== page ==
The Best Dishwasher
How We Found the Best Dishwasher
24 Brands Compared
5 Experts Interviewed
3 Top Picks
The Best Dishwasher
Most dishwashers will make your dishes sparkle, but the best are from reputable brands with a track-record of reliability. Beyond that, the more you pay, the quieter and more customizable the machine.
How We Chose the Best Dishwashers
All the dishwashers we considered are ENERGY STAR certified, meaning they meet efficiency standards set by the Environmental Protection Agency. On average, certified dishwashers are 12 percent more energy efficient and 30 percent more water efficient than non-certified models. To earn this distinction, companies use tech like ultra-efficient jets and dish rack designs to preserve water while still getting your dishes clean.
“A great feature on newer models is a dishwasher’s ability to ‘sense’ the level of soil on the dishes, and adjust the water and power accordingly,” says Katie M. Corrado of Kieffer’s Appliances. “So, light loads with well-scraped dishes use less water than heavily soiled ones.” According to Consumer Reports, any dishwasher manufactured since 2011 that costs over $500 will have soil sensors. Not only does a soil sensor yield maximum efficiency, but it also gets your dishes satisfactorily clean, no matter how caked on the spaghetti sauce.
Jim Freedman, President and CEO of Metropolitan Appliance, has been in the appliance industry for over 35 years. According to him, the number one thing people are looking for in a dishwasher is a quiet machine. Performance, although very important, tends to be a secondary request. All the models we considered operate at 50 decibels or fewer — about the noise level you can start to hear from another room.
That also means that most of the machines we looked at have stainless steel tubs, which absorb noise better than plastic tubs. There are other benefits to stainless steel, too: they’re more durable, can handle higher maximum water temperatures, and have better drying efficiency.
To find the brands most likely to leave us satisfied in the long-term, we turned to J.D. Power’s 2017 Kitchen Appliance Satisfaction Study, which collected the opinions of over 2,300 dishwasher owners about metrics like ease-of-use, performance, reliability, and overall satisfaction. We used these ratings to find the brands with the best reputations, only considering dishwashers that received at least an “Average” score for overall satisfaction. That meant leaving out appliance giants Whirlpool, GE, and Frigidaire — all three received below-average ratings on overall satisfaction, reliability, and features.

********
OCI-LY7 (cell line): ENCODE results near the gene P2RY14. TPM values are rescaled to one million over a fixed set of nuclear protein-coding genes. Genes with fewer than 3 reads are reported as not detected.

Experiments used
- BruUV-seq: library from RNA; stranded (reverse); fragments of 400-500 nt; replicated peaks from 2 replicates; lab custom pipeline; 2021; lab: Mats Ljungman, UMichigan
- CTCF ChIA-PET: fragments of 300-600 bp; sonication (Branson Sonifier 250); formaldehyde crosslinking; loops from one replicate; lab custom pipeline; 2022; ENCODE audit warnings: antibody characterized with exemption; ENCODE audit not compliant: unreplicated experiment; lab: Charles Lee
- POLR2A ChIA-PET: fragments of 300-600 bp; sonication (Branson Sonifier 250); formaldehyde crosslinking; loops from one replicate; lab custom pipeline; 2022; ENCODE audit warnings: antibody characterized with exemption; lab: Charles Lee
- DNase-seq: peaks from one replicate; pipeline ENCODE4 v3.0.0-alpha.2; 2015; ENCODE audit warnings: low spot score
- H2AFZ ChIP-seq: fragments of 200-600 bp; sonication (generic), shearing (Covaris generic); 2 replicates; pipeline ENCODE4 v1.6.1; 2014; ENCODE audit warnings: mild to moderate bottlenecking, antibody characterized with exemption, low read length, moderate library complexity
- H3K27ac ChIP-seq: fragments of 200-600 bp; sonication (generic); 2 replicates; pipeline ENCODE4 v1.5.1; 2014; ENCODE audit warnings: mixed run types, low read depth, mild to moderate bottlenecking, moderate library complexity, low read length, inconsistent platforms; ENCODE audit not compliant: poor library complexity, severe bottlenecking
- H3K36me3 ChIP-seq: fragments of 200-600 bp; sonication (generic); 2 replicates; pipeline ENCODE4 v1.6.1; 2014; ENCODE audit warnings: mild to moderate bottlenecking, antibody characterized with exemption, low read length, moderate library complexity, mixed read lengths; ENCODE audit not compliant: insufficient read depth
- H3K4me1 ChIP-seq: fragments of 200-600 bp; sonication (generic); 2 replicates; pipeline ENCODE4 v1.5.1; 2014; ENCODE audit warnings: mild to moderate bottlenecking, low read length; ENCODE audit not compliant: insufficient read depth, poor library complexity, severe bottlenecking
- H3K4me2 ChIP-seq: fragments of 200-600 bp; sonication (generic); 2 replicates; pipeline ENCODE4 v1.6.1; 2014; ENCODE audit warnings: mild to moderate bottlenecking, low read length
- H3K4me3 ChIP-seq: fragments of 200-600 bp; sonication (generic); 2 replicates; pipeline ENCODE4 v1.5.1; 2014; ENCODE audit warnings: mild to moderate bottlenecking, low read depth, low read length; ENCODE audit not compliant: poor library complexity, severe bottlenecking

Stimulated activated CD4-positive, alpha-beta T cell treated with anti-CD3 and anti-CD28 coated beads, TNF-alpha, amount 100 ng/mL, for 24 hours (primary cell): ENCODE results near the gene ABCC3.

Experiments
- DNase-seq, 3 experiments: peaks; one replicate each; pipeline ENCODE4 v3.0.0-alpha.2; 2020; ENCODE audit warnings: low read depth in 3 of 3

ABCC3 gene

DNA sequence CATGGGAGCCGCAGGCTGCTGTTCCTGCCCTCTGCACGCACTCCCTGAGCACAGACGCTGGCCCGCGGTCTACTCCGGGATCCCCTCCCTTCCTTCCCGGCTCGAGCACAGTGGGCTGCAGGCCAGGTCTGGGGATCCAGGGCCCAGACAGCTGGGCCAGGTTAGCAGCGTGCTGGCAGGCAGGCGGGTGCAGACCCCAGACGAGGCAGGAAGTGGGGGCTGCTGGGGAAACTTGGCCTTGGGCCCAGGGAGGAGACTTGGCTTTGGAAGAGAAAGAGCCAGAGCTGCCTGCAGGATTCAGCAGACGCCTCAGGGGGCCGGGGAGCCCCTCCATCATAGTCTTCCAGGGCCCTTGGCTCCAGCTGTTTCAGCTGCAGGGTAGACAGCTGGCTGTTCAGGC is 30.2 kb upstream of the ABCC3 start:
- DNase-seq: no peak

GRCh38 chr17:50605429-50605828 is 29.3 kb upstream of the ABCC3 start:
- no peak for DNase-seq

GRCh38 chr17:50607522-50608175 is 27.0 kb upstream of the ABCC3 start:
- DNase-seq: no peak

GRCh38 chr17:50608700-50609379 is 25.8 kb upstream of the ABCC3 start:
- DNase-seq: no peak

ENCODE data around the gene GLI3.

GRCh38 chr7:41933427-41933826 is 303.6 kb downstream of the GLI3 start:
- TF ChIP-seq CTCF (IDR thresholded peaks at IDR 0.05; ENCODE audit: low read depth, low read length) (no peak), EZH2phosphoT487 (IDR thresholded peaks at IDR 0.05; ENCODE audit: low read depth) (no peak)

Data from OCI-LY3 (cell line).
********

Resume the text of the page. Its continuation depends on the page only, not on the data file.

We dove deeper into the performance of individual models using Consumer Reports’ in-depth testing and ranking process. Unlike J.D Power's survey, which focuses just on brands, Consumer Reports intensely tests individual dishwashers from over 20 brands, evaluating their washing, drying, energy use, noise, and cycle time (with a special emphasis on washing power).
Ease of use
A spec sheet only goes so far in telling you what you might love or hate about your future appliance: You can’t spy wheels that come off-track easily or tines that are too close together to handle the average plate.
We visited Metropolitan Appliance in Seattle and loaded, then unloaded, dishes and pots, adjusted upper racks, attempted to fit a ladle into any possible nook, twisted filters in and out, and imagined ourselves using the machines long-term. The best dishwashers had solid construction, smooth adjustments, and loading setups akin to a perfect game of Tetris.
The 3 Best Dishwashers
- Bosch 500 Series -
Best Dishwasher for Most People
- Bosch Ascenta Series -
Best Budget Dishwasher
- KitchenAid KDTE334GPS -
Best Luxury Dishwasher
Why we chose it
Our experts consistently praised Bosch as a standard-setter. The brand is highly regarded by Consumer Reports and J.D. Power, receiving a “Better than Most” in nearly every category in J.D. Power’s 2017 survey. In Consumer Reports’ survey of over 42,000 readers, only 10 percent of people who had purchased a Bosch dishwasher in the prior four years experienced repairs or serious problems — the best reliability results for any brand we looked at.